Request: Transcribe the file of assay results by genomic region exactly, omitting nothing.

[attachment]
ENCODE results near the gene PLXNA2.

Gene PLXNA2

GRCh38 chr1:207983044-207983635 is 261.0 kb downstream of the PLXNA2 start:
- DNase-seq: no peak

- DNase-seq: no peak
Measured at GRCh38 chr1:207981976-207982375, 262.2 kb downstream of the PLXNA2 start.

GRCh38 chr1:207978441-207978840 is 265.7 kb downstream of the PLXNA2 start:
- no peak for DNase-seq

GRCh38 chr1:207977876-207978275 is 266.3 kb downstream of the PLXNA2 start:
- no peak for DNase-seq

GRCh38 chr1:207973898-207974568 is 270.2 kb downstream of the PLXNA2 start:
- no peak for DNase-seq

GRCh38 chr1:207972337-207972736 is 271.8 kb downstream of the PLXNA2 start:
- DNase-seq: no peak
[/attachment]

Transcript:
ENCODE results near the gene PLXNA2.

Gene PLXNA2

GRCh38 chr1:207983044-207983635 is 261.0 kb downstream of the PLXNA2 start:
- DNase-seq: no peak

- DNase-seq: no peak
Measured at GRCh38 chr1:207981976-207982375, 262.2 kb downstream of the PLXNA2 start.

GRCh38 chr1:207978441-207978840 is 265.7 kb downstream of the PLXNA2 start:
- no peak for DNase-seq

GRCh38 chr1:207977876-207978275 is 266.3 kb downstream of the PLXNA2 start:
- no peak for DNase-seq

GRCh38 chr1:207973898-207974568 is 270.2 kb downstream of the PLXNA2 start:
- no peak for DNase-seq

GRCh38 chr1:207972337-207972736 is 271.8 kb downstream of the PLXNA2 start:
- DNase-seq: no peak